So, we begin at the beginning. “Love your enemies.” How is this possible? It does not, after all, say “Behave lovingly,” which most of us could probably manage at a push. It just says “Love”. We know enough stories of unrequited love, when one loves someone who does not reciprocate, to know that attachment cannot simply be created like this. Love normally either happens, or it doesn’t, it can’t simply be conjured up. How can we love our enemies?
We might wonder: Is Jesus being unreasonable? Obviously, that is not an answer that Christians can accept. Or, is God the Father unrealistic in putting such extreme words into the mouth of his Son. That will not do either. Or is there simply something wrong with us?
Perhaps in the end, the difficulty can lie only in the words themselves — more specifically, with the word “love”.
We are used to hearing that there are different kinds of love in the Bible. In English, we need work-around words to distinguish love for God from love for our life-partner or children, our work, or our favourite book or music. The love-word used here refers specifically to Christian love (agape). But, even when we know this, we cannot “solve” the problem; for we still do not know how it is possible for us to evoke true Christian love in ourselves.
The answer is right in front of us, in the passage itself — although, when we read it as a simple list of “aims and objectives for Christian people”, that answer is hard to spot.
But if you think of ”love your enemies” as the objective for the Christian learner: then what follows are the course materials that are needed to get there.
We cannot make ourselves love people even when they are nice, or kind, or generous. Making ourselves love our enemies is impossible unless we act on the other instructions. Doing good to those who hate us is a practical step. It does not depend on an emotion, but on human resolve and commitment. Blessing those who curse, and praying for abusers, is practical, too. It can liberate us from cycles of wrong and retaliation, and from other people’s agendas. Perhaps their enmity and abuse comes from a place of pain. But it is their problem; it does not have to be ours, too — although we must also consider the possibility that some fault lies in us.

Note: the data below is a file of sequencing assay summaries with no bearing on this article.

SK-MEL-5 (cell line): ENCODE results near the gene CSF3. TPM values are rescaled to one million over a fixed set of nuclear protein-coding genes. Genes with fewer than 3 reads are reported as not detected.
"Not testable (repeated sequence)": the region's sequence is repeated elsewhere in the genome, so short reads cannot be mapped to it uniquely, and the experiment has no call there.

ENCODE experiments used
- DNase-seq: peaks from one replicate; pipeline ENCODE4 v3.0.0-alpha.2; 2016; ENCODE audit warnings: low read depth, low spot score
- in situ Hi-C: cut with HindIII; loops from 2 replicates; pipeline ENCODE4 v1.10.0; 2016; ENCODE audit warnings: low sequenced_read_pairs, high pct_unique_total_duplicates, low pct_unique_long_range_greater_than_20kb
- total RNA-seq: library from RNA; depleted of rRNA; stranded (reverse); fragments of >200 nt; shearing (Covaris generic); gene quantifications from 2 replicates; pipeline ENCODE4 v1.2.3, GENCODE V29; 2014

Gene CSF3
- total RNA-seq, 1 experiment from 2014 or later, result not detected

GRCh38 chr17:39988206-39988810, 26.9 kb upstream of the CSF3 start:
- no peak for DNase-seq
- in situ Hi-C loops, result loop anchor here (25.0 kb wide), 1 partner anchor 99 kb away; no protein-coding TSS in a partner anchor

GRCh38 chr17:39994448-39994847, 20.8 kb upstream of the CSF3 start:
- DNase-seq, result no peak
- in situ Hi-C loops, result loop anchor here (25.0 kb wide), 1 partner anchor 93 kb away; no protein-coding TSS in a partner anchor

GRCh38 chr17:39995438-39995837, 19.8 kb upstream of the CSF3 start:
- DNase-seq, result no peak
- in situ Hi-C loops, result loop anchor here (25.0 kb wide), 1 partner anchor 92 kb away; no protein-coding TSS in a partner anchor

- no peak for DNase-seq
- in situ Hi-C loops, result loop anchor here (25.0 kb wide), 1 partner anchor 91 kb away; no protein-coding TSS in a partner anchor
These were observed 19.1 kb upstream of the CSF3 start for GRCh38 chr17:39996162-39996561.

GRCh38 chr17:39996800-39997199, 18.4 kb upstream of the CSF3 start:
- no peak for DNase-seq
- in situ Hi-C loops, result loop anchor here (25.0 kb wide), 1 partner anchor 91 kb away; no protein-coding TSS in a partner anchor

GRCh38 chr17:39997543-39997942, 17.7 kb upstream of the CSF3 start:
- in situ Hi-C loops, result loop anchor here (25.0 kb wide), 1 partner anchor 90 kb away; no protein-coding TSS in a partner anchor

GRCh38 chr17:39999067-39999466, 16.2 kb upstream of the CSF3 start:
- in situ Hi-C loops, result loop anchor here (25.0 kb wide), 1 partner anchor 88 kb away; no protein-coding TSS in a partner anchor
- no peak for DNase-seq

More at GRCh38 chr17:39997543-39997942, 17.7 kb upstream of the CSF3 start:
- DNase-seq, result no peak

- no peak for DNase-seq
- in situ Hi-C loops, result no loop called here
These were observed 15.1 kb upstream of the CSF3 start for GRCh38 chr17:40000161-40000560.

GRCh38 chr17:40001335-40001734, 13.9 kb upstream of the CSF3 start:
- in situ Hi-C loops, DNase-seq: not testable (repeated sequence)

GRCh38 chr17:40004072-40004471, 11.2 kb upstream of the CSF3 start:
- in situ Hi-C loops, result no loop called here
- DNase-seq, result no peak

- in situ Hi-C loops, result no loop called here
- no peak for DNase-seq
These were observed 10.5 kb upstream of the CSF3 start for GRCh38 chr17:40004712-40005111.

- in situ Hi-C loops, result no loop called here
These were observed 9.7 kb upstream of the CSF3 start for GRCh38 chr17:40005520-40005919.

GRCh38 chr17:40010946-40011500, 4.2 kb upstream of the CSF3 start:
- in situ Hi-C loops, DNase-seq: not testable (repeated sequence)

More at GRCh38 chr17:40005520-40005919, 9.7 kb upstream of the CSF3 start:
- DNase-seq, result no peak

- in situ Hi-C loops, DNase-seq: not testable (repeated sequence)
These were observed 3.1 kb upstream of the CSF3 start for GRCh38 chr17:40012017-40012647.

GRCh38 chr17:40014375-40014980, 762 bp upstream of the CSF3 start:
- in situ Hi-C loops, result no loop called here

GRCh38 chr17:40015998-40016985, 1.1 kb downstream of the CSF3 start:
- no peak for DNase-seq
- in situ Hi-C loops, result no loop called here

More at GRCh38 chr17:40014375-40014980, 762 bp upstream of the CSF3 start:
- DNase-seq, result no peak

Turning the other cheek, and giving more of our stuff to people who take from us, are also ways of loving others. Instead of doing emotional gymnastics, we must live the values that we aspire to, until they catch light in us. The flame may not be especially bright or hot. But imperfect love is still better than no love at all.
On this feast of All Saints, think about the people who are the saints in your lives, by the way in which they –through their commitment to prayer, their active involvement in issues of social justice big or small, from the feeding of the poor and dispossessed to caring for the sick, the prisoner, and the marginalised; their involvement in changing the unjust structures of society or their passionate care for creation and the sustainability of our planet in these times of climate crisis. These saints may be highly visible, or they may be quietly going on about their lives, doing the work of God’s love in the way that they are able. These saints are all around you and are sitting in this Cathedral today. Look around you and be amazed and encouraged.
Because the good news is that this feast of All Saints helps us celebrate this innumerable cloud of witnesses that surrounds us, encourages us, intercedes for us and cheers us on as we too run the race set before us.
Bernard of Clairvaux and all the saints of old did not set out to win a title, they set out in faith to love people in the manner of Jesus Christ, whether this love was reciprocated or not.
The feast of All Saints is for all of us too, with all our resolves and frailties, as we day by day seek to model our lives on the one who gave his life for us, as we seek to discern our own part in God’s redeeming plan for God’s creation in the here and now.
On this feast of All Saints, may we then rejoice at the knowledge of all those saints, known or unknown, near and far, and ask God that our own lives may be truly blessed but also a blessing to all.